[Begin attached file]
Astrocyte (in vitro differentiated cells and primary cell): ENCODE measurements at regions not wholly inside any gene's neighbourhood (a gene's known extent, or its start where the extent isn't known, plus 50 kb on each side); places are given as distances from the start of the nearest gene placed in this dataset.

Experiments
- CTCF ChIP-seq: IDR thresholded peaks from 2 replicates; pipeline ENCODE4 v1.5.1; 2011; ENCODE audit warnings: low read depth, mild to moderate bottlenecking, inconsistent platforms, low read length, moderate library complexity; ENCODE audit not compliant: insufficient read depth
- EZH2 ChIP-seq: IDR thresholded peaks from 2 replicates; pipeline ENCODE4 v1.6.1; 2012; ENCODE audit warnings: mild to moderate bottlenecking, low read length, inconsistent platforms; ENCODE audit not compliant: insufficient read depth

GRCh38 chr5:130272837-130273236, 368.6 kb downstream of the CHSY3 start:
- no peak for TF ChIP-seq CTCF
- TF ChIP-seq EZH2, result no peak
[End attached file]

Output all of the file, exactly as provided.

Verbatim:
Astrocyte (in vitro differentiated cells and primary cell): ENCODE measurements at regions not wholly inside any gene's neighbourhood (a gene's known extent, or its start where the extent isn't known, plus 50 kb on each side); places are given as distances from the start of the nearest gene placed in this dataset.

Experiments
- CTCF ChIP-seq: IDR thresholded peaks from 2 replicates; pipeline ENCODE4 v1.5.1; 2011; ENCODE audit warnings: low read depth, mild to moderate bottlenecking, inconsistent platforms, low read length, moderate library complexity; ENCODE audit not compliant: insufficient read depth
- EZH2 ChIP-seq: IDR thresholded peaks from 2 replicates; pipeline ENCODE4 v1.6.1; 2012; ENCODE audit warnings: mild to moderate bottlenecking, low read length, inconsistent platforms; ENCODE audit not compliant: insufficient read depth

GRCh38 chr5:130272837-130273236, 368.6 kb downstream of the CHSY3 start:
- no peak for TF ChIP-seq CTCF
- TF ChIP-seq EZH2, result no peak